When in November 2016 Donald Trump was elected President of the United States of America, there was celebration on the floor of the Russian State Duma. To Russians, Trump’s victory came unexpected, as it did to most people, including Trump himself. In the atmosphere of worsening US-Russian relations, Trump’s election campaign was useful to the Kremlin as his rhetoric was exposing the flaws of the US democratic system and the hypocrisy of the US ruling elite. In particular, Trump was blasting Hillary Clinton, who, seven years before, had been encouraging youthful Russian urbanites protesting against a rigged election to the Duma, and demanding “a Russia without Putin.” Clinton was not only seen as a continuation of Barack Obama, the president who insulted Vladimir Putin by calling Russia a “regional power”; some in Moscow feared that her intention to impose a no-fly zone in Syria, where Russian forces had been operating since 2015, risked leading to a direct military collision between the two powers.

Despite his colorful personality, in the words of President Putin, Trump appealed to Russian expectations of an American president who would put ideology to one side and adopt a realistic view on international relations and conduct a foreign policy squarely based on national interests. Such an American leader, it was hoped, would be amenable to a series of trade-offs with Russia, a sort of a “grand bargain.” Once the deal was done, the hope in the Kremlin was, the unfortunate page in the US-Russian relations created by the Ukraine crisis, would be turned. The Ukraine issue would be settled on terms that would be acceptable to Russia; the US sanctions imposed in the wake of events in Crimea and Donbass would be lifted; and Moscow and Washington would resume collaboration on an equal basis in places such as Syria, Afghanistan, and North Korea. To make things easier for the incoming US president, Putin decided not to retaliate against Obama’s expulsion of dozens of Russian diplomats and the seizure of Russian diplomatic property in the United States.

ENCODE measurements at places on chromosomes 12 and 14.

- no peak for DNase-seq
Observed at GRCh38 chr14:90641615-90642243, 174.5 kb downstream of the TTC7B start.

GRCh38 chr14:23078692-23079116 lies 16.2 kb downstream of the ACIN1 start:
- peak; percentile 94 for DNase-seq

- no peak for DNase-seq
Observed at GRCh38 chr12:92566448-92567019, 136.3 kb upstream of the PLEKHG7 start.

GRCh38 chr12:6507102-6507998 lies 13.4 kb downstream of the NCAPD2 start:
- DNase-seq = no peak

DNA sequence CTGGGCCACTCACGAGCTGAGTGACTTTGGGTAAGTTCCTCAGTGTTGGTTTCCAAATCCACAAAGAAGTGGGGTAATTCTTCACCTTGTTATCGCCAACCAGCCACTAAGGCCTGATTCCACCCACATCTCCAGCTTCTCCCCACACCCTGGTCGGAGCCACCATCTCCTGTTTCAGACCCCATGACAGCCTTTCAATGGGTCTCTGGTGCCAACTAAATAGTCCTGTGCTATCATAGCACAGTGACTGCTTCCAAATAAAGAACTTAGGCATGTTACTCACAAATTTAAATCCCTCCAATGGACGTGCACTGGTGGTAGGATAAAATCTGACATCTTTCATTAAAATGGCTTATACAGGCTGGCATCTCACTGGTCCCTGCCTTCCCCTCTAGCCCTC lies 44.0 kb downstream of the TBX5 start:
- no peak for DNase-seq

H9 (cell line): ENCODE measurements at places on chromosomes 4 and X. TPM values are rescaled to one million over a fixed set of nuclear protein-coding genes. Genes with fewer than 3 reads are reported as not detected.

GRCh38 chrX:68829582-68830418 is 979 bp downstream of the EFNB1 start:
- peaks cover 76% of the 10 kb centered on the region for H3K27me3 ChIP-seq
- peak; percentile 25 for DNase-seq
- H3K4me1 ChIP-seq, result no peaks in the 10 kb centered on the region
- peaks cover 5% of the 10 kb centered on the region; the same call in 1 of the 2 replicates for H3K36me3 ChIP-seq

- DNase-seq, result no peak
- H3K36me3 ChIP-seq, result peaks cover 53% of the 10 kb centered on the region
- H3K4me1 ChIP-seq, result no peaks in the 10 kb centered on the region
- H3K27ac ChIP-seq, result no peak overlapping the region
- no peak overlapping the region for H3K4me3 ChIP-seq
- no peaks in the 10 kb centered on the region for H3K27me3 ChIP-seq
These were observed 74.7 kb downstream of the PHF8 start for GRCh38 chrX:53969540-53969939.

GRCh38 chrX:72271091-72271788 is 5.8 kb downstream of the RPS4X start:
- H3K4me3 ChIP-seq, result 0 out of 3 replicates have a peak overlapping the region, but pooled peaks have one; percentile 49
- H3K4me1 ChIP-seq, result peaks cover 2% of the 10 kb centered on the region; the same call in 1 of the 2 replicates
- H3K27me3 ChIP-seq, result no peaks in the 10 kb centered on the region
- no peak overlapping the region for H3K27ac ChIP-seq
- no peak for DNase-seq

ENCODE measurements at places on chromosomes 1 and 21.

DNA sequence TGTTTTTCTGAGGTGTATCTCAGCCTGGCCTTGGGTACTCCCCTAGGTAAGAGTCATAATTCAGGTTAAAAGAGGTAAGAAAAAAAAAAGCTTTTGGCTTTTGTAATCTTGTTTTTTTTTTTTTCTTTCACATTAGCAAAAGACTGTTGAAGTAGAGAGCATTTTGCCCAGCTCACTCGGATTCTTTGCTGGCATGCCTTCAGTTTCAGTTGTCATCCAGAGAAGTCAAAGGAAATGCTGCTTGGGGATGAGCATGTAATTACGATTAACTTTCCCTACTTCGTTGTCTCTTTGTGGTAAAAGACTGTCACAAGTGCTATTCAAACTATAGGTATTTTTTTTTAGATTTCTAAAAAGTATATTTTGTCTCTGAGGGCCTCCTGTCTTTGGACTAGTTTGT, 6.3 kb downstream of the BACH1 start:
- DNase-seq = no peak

Dmitri Trenin
Trenin, director of the Carnegie Moscow Center, has been with the center since its inception. He also chairs the research council and the Foreign and Security Policy Program.
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Even though the Mueller investigation report has rejected the notion of a Trump-Russia collusion, it supported the claim of Russia’s involvement in the 2016 US presidential elections campaign. It is safe to assume that there was some interference – which, to the Russians, was something that all countries, starting with the United States itself, do, but also always deny. It is also safe to assume that the impact of the combined likely Russian interference, from hacking to social media accounts to television broadcasts, was relatively minor. Russian Duma members may have cheered Trump’s election publicly, and some Russian government officials may have congratulated themselves privately, but Russia did not elect Donald Trump the 45th President of the United States. Knowledgeable people in Moscow also believed, initially, that accusations to the contrary, understandable as they were from the bitterly disappointed Democrats, would die down soon after the Trump inauguration. The Kremlin set about preparing for an early US-Russian summit.